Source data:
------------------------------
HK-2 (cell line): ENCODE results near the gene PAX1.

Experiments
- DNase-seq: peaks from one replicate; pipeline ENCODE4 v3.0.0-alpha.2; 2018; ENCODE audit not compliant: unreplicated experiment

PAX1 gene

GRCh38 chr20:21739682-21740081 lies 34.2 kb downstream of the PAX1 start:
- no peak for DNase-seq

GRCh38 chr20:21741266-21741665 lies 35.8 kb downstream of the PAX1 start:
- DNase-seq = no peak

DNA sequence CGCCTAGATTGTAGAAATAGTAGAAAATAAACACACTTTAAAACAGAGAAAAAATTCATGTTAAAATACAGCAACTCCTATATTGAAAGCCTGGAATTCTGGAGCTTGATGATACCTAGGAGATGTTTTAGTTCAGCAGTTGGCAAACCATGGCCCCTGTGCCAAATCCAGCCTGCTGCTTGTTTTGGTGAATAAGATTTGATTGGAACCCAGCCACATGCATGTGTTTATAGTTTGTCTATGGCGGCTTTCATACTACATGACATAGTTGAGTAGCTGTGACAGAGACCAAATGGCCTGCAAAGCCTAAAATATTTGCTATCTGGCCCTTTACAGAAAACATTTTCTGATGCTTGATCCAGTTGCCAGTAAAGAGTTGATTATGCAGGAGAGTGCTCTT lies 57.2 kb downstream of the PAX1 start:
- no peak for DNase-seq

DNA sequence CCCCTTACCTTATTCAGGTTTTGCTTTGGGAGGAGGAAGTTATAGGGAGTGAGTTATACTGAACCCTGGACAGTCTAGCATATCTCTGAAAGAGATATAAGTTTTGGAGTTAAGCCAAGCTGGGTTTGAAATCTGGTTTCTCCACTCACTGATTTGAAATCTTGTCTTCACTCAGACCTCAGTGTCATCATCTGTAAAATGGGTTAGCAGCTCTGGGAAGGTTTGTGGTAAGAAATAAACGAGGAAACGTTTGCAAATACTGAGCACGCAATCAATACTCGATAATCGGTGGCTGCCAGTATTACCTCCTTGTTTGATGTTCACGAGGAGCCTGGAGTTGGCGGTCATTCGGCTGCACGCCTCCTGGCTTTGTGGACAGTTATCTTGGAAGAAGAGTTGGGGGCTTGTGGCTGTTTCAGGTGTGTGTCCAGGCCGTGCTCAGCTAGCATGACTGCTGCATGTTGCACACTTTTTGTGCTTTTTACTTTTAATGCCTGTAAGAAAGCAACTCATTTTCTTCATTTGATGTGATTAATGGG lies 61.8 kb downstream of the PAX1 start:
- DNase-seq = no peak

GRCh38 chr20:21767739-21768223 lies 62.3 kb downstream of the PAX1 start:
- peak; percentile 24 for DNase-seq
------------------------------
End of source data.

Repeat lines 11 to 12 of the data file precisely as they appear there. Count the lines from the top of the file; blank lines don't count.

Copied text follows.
DNA sequence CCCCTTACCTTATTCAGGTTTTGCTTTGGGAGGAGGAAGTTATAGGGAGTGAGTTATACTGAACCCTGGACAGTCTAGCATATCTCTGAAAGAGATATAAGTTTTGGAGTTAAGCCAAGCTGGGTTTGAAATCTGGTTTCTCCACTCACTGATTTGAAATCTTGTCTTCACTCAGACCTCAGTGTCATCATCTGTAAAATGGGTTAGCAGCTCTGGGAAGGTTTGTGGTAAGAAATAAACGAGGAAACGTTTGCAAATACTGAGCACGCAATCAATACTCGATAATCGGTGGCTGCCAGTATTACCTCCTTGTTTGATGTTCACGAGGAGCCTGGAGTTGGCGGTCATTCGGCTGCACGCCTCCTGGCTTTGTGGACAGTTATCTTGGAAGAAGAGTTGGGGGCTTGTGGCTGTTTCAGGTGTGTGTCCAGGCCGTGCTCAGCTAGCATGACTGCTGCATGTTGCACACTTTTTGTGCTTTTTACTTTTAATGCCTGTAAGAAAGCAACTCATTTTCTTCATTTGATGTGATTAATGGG lies 61.8 kb downstream of the PAX1 start:
- DNase-seq = no peak